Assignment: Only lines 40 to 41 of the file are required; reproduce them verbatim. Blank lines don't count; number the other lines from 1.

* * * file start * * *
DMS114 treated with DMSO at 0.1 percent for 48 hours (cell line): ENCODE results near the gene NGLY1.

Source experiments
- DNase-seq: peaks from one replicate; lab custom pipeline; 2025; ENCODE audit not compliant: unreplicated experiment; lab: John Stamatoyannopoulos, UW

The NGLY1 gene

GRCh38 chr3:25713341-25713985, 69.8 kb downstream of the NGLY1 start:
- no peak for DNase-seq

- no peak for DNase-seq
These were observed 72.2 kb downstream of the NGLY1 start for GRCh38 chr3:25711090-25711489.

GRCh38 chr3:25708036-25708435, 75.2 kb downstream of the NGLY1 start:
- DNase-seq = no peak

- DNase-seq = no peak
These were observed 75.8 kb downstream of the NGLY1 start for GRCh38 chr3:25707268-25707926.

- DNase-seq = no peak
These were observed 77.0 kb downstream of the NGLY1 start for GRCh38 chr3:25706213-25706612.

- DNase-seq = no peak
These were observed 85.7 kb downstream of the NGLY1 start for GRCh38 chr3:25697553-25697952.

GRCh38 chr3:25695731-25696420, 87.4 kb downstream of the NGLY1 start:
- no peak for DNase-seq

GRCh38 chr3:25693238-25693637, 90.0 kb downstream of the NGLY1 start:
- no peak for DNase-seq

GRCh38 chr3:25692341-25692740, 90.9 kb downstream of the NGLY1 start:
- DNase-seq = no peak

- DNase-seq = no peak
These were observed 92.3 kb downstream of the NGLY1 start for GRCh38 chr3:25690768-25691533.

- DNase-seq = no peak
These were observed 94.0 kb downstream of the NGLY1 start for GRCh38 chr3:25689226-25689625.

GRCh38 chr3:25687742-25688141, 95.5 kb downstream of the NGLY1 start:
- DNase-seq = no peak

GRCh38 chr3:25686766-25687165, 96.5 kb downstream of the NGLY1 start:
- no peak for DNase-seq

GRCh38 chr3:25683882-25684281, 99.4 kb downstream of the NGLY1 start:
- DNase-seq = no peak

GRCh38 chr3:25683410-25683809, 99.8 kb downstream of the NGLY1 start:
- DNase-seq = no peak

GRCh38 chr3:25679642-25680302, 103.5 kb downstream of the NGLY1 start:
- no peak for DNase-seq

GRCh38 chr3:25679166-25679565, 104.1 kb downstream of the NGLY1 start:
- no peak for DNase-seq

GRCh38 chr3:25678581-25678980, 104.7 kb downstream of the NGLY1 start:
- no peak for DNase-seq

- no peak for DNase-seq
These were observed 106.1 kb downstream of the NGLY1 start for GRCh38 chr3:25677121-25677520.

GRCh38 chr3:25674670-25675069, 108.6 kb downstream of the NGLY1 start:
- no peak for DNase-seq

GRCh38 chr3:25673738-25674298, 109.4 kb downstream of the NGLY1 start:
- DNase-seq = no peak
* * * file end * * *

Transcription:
- no peak for DNase-seq

- no peak for DNase-seq